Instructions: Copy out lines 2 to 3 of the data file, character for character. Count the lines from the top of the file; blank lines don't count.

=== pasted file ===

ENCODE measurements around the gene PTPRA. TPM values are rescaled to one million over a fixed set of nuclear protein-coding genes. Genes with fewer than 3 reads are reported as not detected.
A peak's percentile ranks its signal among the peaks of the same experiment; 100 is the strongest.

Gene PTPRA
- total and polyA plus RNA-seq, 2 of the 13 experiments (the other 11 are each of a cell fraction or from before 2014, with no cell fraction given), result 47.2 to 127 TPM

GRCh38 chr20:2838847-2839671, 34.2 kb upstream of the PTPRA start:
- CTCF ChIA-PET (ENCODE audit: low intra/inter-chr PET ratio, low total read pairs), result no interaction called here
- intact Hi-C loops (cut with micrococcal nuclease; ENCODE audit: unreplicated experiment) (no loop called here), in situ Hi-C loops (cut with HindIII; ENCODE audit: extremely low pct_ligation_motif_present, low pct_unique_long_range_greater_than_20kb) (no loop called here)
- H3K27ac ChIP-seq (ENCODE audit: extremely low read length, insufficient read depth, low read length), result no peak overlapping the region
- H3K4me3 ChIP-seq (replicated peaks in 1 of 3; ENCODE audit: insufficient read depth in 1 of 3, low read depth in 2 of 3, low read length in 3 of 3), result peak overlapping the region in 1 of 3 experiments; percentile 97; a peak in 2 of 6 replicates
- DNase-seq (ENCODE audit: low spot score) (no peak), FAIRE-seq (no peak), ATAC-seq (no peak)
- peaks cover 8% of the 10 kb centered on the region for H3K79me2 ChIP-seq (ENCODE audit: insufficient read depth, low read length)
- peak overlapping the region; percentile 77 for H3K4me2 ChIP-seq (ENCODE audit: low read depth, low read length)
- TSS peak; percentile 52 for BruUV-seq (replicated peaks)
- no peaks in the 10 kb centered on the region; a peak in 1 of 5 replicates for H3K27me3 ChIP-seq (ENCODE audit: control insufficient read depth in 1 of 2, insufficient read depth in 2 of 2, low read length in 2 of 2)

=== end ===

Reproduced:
A peak's percentile ranks its signal among the peaks of the same experiment; 100 is the strongest.

Gene PTPRA